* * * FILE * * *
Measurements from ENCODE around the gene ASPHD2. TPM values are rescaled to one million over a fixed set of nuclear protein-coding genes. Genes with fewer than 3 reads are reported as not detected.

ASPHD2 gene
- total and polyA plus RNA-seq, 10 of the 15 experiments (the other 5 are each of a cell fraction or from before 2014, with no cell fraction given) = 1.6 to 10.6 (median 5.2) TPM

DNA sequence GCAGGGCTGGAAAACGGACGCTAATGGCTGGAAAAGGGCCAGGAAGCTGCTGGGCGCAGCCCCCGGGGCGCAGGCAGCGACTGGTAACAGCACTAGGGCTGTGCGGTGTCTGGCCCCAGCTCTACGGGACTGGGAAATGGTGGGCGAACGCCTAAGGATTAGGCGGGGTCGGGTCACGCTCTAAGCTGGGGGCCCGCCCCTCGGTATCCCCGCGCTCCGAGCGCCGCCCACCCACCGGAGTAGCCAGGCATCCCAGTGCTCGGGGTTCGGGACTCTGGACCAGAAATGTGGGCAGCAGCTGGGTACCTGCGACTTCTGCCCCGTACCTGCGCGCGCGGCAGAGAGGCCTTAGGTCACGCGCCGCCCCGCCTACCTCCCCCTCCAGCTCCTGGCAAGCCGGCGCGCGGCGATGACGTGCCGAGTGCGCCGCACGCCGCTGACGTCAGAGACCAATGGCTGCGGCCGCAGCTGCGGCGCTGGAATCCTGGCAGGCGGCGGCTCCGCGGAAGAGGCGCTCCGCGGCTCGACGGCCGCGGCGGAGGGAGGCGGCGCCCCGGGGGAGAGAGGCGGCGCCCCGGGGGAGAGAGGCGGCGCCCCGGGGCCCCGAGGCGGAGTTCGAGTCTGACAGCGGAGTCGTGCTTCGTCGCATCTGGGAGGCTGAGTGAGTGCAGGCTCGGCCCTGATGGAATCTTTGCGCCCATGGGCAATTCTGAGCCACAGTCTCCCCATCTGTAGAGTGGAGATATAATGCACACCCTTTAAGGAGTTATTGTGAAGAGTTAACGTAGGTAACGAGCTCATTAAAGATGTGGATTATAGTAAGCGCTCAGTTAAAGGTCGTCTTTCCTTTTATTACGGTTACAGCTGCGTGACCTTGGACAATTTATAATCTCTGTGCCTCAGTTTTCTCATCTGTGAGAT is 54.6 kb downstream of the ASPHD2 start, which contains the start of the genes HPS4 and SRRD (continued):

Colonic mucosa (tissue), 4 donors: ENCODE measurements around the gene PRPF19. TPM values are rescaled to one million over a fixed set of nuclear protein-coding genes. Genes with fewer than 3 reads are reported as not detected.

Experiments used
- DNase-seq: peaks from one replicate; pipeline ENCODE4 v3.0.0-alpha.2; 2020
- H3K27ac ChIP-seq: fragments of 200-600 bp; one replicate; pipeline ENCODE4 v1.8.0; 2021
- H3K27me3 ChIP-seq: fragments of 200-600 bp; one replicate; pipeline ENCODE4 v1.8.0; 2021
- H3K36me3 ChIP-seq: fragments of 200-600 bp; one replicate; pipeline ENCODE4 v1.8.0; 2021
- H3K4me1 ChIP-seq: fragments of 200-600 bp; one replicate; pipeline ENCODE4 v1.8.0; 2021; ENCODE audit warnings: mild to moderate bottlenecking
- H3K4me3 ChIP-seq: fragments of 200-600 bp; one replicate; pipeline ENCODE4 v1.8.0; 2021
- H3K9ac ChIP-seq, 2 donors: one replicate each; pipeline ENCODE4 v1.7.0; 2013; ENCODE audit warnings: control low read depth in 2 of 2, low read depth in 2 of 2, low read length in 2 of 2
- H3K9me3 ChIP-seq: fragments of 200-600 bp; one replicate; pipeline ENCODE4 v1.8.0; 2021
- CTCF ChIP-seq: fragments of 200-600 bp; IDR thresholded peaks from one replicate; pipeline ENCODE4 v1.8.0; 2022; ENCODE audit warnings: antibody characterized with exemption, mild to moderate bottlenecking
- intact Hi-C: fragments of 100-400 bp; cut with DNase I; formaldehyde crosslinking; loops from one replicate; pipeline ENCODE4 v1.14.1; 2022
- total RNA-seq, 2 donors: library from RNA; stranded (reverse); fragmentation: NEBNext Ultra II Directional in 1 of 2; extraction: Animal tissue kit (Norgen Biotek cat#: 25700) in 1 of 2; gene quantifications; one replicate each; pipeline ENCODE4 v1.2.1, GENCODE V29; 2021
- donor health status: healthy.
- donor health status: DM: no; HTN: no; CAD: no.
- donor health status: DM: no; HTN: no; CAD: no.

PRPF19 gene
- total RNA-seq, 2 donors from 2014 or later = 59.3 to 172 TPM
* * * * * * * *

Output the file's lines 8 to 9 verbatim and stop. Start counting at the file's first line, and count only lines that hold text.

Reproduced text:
- H3K27ac ChIP-seq: fragments of 200-600 bp; one replicate; pipeline ENCODE4 v1.8.0; 2021
- H3K27me3 ChIP-seq: fragments of 200-600 bp; one replicate; pipeline ENCODE4 v1.8.0; 2021